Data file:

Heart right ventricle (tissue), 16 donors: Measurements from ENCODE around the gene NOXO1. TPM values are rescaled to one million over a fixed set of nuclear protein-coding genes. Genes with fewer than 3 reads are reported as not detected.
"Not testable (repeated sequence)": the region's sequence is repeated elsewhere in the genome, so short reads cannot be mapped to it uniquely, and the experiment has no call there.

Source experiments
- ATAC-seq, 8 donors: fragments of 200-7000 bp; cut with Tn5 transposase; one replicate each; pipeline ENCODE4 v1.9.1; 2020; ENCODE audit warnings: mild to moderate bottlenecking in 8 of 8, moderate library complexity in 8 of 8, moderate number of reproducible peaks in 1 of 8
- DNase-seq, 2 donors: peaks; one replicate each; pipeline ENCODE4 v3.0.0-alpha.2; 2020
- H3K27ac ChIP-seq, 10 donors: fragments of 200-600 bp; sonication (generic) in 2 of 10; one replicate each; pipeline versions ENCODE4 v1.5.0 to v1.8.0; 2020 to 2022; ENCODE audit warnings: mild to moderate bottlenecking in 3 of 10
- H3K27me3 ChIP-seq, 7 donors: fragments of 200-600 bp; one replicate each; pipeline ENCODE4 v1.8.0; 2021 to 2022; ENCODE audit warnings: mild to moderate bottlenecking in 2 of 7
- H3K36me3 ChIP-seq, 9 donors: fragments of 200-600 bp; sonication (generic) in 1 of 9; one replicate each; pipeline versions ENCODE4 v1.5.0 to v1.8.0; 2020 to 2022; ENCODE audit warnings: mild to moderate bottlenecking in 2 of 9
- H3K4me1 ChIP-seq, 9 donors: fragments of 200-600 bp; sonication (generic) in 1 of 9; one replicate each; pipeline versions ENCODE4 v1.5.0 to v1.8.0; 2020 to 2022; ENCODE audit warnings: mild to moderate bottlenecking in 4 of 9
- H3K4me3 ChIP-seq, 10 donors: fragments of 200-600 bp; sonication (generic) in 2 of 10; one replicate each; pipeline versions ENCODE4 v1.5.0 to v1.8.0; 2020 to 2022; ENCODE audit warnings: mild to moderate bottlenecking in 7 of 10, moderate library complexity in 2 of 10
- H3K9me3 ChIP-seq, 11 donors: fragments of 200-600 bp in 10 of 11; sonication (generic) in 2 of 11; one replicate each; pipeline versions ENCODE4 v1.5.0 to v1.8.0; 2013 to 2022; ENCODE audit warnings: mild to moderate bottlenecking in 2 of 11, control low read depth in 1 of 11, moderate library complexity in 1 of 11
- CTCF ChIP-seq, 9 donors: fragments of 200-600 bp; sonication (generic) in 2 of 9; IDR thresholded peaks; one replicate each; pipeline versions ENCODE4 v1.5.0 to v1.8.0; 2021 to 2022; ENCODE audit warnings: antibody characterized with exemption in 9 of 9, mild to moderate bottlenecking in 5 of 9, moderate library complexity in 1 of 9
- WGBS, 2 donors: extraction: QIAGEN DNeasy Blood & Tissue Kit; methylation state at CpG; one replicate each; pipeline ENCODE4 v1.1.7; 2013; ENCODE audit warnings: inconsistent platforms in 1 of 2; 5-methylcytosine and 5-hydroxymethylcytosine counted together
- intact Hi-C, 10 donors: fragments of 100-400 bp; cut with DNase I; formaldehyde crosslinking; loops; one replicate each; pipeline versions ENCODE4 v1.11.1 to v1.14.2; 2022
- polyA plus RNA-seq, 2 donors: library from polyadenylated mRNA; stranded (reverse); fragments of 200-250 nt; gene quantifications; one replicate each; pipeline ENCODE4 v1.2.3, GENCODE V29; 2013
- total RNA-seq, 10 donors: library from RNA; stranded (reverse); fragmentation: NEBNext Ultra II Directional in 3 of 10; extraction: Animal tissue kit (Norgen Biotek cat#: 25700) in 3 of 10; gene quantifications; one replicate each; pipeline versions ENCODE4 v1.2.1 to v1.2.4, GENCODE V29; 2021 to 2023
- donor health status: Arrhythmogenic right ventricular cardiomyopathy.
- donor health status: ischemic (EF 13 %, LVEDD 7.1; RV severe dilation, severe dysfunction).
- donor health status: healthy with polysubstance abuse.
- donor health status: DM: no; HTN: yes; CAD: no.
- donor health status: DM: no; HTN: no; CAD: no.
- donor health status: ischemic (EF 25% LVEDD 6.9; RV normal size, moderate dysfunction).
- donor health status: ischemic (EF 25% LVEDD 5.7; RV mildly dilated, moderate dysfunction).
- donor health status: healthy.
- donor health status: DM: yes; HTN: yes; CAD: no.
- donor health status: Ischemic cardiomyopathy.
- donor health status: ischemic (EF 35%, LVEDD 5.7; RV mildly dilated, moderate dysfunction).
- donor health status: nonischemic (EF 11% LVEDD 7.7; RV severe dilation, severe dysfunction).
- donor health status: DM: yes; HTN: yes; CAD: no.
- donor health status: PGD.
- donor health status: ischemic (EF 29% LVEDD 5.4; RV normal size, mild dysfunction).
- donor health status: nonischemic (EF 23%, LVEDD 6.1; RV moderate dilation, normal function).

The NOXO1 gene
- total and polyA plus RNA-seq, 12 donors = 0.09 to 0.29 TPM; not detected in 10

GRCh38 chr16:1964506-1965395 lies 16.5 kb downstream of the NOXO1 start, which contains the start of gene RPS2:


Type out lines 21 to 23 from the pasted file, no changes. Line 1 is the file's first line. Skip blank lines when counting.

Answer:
- donor health status: DM: no; HTN: no; CAD: no.
- donor health status: ischemic (EF 25% LVEDD 6.9; RV normal size, moderate dysfunction).
- donor health status: ischemic (EF 25% LVEDD 5.7; RV mildly dilated, moderate dysfunction).